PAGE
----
Let’s say you’re a new mom, and things don’t work out with your spouse. The two of you each head your separate ways, and you get full child custody.
You also set up a child support system. Your ex will pay you a certain amount each month to help the child-rearing process.
Then, you learn that your ex has a personal injury lawsuit going. They’ve hired a lawyer, and they’re suing a company or individual. You might wonder if you’ll get any of the settlement money if the court finds in your ex’s favor.
It’s an interesting and multifaceted question. To figure out the answer, you’ll have to consider several factors.
What is Child Support?
Before we get into child support and personal injury claims, let’s make sure you understand precisely what we mean when we discuss the child support concept. Child support:
- Is a court-ordered payment system
- Is usually a non-custodial parent’s responsibility
The court grants one parent custody, and they determine a fair amount the other parent should get every month. They’ll figure out that amount by looking at what the parent makes and the child and other parent’s needs. That might include diapers, baby formula, food, rent, and utility payment money.
What is a Personal Injury Claim?
As for a personal injury lawsuit, this is:
- A lawsuit an individual or individuals bring against an entity or person
- A way to claim injury or illness recompense
Your ex might hire an attorney and go after a store if they slipped and fell there while shopping. Maybe they’re targeting a company that manufactured a product that made them ill.
They might join a class action lawsuit if a product made several people sick. Maybe they’re going after their employer if they sustained injuries or suffered illnesses working in unsafe conditions.
As a single parent, what you’d hope is that you and your ex split up amicably. You don’t want there to be a lot of rancor because if you have a child together, you will probably have to deal with each other to some degree for the rest of your lives, or at least till the child turns eighteen.
Unfortunately, some divorces don’t go so well. Maybe your ex was verbally or physically abusive. You might not want to ever see them again, but at the same time, you need financial help raising the child.
You might be strong, independent, and willing to work long hours so your child can have a good life.
The problem isn’t your motivation. That always helps, but you still need to hire a babysitter or get someone to take care of your child if you’re working outside the home.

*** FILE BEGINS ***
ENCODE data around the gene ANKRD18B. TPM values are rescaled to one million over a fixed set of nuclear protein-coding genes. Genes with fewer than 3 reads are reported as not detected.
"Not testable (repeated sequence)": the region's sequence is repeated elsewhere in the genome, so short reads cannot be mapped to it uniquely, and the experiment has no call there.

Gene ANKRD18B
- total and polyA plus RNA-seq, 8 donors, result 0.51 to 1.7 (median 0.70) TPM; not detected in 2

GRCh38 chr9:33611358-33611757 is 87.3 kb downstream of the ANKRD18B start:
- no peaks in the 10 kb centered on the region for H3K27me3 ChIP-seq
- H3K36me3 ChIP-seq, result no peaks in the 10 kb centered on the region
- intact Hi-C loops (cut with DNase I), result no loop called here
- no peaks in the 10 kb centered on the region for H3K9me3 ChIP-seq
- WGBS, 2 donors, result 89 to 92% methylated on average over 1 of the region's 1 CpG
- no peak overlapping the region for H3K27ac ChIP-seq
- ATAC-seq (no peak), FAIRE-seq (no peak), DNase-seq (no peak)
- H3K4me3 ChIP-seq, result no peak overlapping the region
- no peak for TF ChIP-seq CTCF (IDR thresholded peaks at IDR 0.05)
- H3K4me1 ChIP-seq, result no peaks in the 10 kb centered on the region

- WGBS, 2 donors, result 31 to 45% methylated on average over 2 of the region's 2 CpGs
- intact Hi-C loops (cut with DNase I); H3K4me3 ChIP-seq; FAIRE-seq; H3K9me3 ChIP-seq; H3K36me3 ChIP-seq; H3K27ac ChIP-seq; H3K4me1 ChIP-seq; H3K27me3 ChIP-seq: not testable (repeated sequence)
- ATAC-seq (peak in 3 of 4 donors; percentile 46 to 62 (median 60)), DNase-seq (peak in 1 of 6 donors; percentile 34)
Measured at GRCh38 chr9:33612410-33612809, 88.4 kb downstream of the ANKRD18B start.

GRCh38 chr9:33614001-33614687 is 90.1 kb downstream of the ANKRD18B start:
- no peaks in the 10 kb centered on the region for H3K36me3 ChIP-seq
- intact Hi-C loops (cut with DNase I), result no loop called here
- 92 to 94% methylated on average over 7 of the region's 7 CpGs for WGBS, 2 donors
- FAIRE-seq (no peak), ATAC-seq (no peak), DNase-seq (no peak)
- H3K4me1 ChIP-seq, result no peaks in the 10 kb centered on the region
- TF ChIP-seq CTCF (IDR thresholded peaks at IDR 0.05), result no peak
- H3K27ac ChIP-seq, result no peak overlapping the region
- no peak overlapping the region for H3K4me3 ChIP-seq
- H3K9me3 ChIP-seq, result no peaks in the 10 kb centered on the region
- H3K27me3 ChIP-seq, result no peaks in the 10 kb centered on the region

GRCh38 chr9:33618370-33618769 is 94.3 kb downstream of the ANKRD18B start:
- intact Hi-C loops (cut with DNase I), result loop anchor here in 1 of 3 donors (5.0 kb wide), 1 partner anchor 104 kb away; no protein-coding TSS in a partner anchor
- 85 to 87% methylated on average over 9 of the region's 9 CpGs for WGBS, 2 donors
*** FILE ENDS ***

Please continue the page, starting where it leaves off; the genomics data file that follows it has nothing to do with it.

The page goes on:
That’s often why you need child support. The money you make on your own might not cover all the child-rearing expenses.
Can You Expect Some of that Lawsuit Money?
To determine whether you’ll see some of that lawsuit money, you must first wait and see the suit’s outcome. Maybe the jury will determine that your ex is bringing a meritless lawsuit. Perhaps they lied about being sick, or they tried injury misrepresentation.
If the jury finds in your ex’s favor, they might grant them some money, but perhaps it will not be as much as they wanted. Every lawsuit is different, and the jury will always consider mitigating circumstances.
If your ex wins, they will also have to pay their lawyer. Many times, an individual will hire a lawyer according to a contingency payment plan. The lawyer might get as much as forty percent in some cases.
Now, your ex will see some of that money. The real question as to whether you’ll get any of it comes down to whether they owe you any child support payments. If they are behind in paying you, you can certainly demand some of that money so they’ll catch up.
They may not want to give it to you, but they have no choice if they owe you those payments. You can take them to court, and there’s no reason you shouldn’t win, provided they don’t try to claim that you’re not taking care of your child or using the money they’re giving you inappropriately.
If your ex is current on child support payments, you probably will not see any of that money. Since you’re no longer married, your only remaining connection is the child you share and the money your ex owes each month.